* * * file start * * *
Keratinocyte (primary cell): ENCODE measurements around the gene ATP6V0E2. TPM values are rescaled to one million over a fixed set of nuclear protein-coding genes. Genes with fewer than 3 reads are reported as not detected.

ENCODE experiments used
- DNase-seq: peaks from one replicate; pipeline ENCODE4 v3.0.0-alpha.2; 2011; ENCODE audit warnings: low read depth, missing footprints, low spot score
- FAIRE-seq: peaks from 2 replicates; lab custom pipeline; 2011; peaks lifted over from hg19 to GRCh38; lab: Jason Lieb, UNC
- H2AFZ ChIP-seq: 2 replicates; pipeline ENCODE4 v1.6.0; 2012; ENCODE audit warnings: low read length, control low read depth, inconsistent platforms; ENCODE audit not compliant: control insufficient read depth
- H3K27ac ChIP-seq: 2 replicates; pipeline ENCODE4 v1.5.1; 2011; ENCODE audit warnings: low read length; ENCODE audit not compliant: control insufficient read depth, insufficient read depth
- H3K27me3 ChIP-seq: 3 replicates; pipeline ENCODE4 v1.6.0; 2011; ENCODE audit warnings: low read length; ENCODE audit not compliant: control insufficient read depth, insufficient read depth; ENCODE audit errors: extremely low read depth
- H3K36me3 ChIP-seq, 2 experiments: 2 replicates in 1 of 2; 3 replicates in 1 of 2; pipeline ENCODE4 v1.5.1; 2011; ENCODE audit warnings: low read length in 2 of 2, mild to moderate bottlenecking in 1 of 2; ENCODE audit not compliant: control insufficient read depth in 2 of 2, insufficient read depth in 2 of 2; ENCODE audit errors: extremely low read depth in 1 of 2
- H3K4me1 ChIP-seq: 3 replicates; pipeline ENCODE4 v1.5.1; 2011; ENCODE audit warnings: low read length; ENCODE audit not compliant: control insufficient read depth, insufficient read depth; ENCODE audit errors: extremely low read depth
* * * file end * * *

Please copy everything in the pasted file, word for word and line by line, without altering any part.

Keratinocyte (primary cell): ENCODE measurements around the gene ATP6V0E2. TPM values are rescaled to one million over a fixed set of nuclear protein-coding genes. Genes with fewer than 3 reads are reported as not detected.

ENCODE experiments used
- DNase-seq: peaks from one replicate; pipeline ENCODE4 v3.0.0-alpha.2; 2011; ENCODE audit warnings: low read depth, missing footprints, low spot score
- FAIRE-seq: peaks from 2 replicates; lab custom pipeline; 2011; peaks lifted over from hg19 to GRCh38; lab: Jason Lieb, UNC
- H2AFZ ChIP-seq: 2 replicates; pipeline ENCODE4 v1.6.0; 2012; ENCODE audit warnings: low read length, control low read depth, inconsistent platforms; ENCODE audit not compliant: control insufficient read depth
- H3K27ac ChIP-seq: 2 replicates; pipeline ENCODE4 v1.5.1; 2011; ENCODE audit warnings: low read length; ENCODE audit not compliant: control insufficient read depth, insufficient read depth
- H3K27me3 ChIP-seq: 3 replicates; pipeline ENCODE4 v1.6.0; 2011; ENCODE audit warnings: low read length; ENCODE audit not compliant: control insufficient read depth, insufficient read depth; ENCODE audit errors: extremely low read depth
- H3K36me3 ChIP-seq, 2 experiments: 2 replicates in 1 of 2; 3 replicates in 1 of 2; pipeline ENCODE4 v1.5.1; 2011; ENCODE audit warnings: low read length in 2 of 2, mild to moderate bottlenecking in 1 of 2; ENCODE audit not compliant: control insufficient read depth in 2 of 2, insufficient read depth in 2 of 2; ENCODE audit errors: extremely low read depth in 1 of 2
- H3K4me1 ChIP-seq: 3 replicates; pipeline ENCODE4 v1.5.1; 2011; ENCODE audit warnings: low read length; ENCODE audit not compliant: control insufficient read depth, insufficient read depth; ENCODE audit errors: extremely low read depth